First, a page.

Oldies and Vinyl return as everything old is new again

Music Directors accepted the fact some time ago that music streaming services have carved out a significant segment of the new music discovery market in younger audiences.

But what is surprising in the latest music consumption data from US music research company MRC Data is that young audiences are discovering old music too. But, of course, it’s new to them because they weren’t around when it was first released.

With the streaming music business model offering almost unlimited back catalogs, as well as the latest music, there is no longer a distinction between old and new music. If you heard a Fleetwood Mac song on TikTok and then went to your favourite music service to find more from that group, nothing tells you that it is it is a 1970s band, you just get their music.

Great bands, with timeless lyrics and universal themes are now being rediscovered without the stigma of being branded as ‘oldies’ or ‘music my parents listen to.’

If the American trends are similar in Australia, this could be a good for gold format stations in 2022.

2021 was a “game-changing year for music consumption,” says the report, “as behaviors accelerated by the COVID-19 pandemic led to several remarkable milestones.”

Overall consumption grew 11.3% year-over-year (YOY) in 2021, thanks to a 12.6% lift in on-demand audio streaming. Part of that lift is due to new albums from Adele, Drake, Olivia Rodrigo, Taylor Swift and the controversial Morgan Wallen – but those releases only tell half the story of music listening in 2021.

For the first time since MRC Data began tracking streaming music in 2008, the audio streaming of Current music (music released less than 18 months ago) actually declined. This led to a significant increase in Catalog’s share of the audio on-demand streaming universe, with 76% in 2021 vs 66% in 2020, as consumers reconnected with old favorites or discovered them for the first time through platforms like TikTok.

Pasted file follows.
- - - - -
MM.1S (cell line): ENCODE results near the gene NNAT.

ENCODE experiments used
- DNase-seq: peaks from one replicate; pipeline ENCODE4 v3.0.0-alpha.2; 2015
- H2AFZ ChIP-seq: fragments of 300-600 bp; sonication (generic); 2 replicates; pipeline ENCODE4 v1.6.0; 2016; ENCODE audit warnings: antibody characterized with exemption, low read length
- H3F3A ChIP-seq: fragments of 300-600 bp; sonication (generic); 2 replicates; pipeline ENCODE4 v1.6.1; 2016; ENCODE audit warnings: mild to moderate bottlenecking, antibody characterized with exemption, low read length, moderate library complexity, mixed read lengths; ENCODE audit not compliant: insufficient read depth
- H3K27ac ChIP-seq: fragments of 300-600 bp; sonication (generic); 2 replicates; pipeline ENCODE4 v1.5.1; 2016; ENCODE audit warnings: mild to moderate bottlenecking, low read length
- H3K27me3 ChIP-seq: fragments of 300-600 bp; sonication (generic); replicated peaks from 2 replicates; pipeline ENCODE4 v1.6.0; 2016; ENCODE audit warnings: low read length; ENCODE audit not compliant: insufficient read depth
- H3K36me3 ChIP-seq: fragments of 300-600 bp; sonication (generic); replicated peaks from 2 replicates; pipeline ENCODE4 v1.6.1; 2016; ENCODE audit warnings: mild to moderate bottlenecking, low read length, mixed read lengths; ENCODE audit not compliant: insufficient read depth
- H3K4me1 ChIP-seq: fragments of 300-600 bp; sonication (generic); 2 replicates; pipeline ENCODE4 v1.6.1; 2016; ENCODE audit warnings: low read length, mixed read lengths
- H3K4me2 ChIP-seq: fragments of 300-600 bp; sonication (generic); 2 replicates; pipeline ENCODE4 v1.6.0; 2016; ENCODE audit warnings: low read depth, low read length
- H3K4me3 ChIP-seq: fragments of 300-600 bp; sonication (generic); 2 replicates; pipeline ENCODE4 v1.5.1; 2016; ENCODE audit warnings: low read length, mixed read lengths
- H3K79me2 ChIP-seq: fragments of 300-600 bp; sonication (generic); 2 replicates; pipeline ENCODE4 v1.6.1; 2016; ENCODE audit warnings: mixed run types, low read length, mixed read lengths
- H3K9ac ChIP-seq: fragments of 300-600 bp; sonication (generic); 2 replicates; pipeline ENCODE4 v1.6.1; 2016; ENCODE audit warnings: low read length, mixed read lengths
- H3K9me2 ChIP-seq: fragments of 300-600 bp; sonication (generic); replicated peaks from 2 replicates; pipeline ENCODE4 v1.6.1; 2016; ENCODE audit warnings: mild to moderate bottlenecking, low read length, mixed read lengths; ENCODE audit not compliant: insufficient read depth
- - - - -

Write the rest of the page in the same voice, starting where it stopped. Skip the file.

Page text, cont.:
This could explain why the big music companies are spending millions to acquire the back catalogs of great artists like Bowie and Dylan in recent deals. The potential for audiences to rediscover the greats has never been stronger, and remixing great songs for new audience segments is also easier when you own the rights to the originals.

Read this related commentary from broadcaster Jen Seyderhelm.

Vintage music formats took on new relevance in 2021 too, as vinyl album sales outpaced CDs for the first time in MRC Data’s 30 year history.

Vinyl album volume increased a whopping 50.4% YOY and finished the year with 41.7 million versus CD album volume at 40.6 million. This included the first week in MRC Data history that saw vinyl sales in excess of 2 million copies, with 2.11 million albums sold the week ending Dec. 23 as consumers stocked up for the holiday season.

Globally, red-hot genres like Afro-Pop and K-Pop continued to crossover to the U.S. and other territories in an even bigger way, led by hits from artists like Wizkid, CKay, BTS and BLACKPINK’s Lisa and Rosé. Many international territories continued ramping up their adoption of streaming services, too, led by Japan, Colombia, Poland, Turkey and the UK.

Other trends identified by the report include:

Music in Video Games

After artists like Travis Scott, J Balvin and Lil Nas X kicked off a virtual concert craze in 2020 on gaming platforms platforms Fortnite and Roblox, music and gaming integrations continued to pick up steam in 2021 and helped drive U.S. consumption of the artists’ catalogs.

Spending Habits

Broadway music listeners buy more tickets to theatre shows

Children’s music listeners have purchased clothing in the past 12 months

Holiday/relaxing music listeners purchase more holidays

Download the full report at MRC Data.

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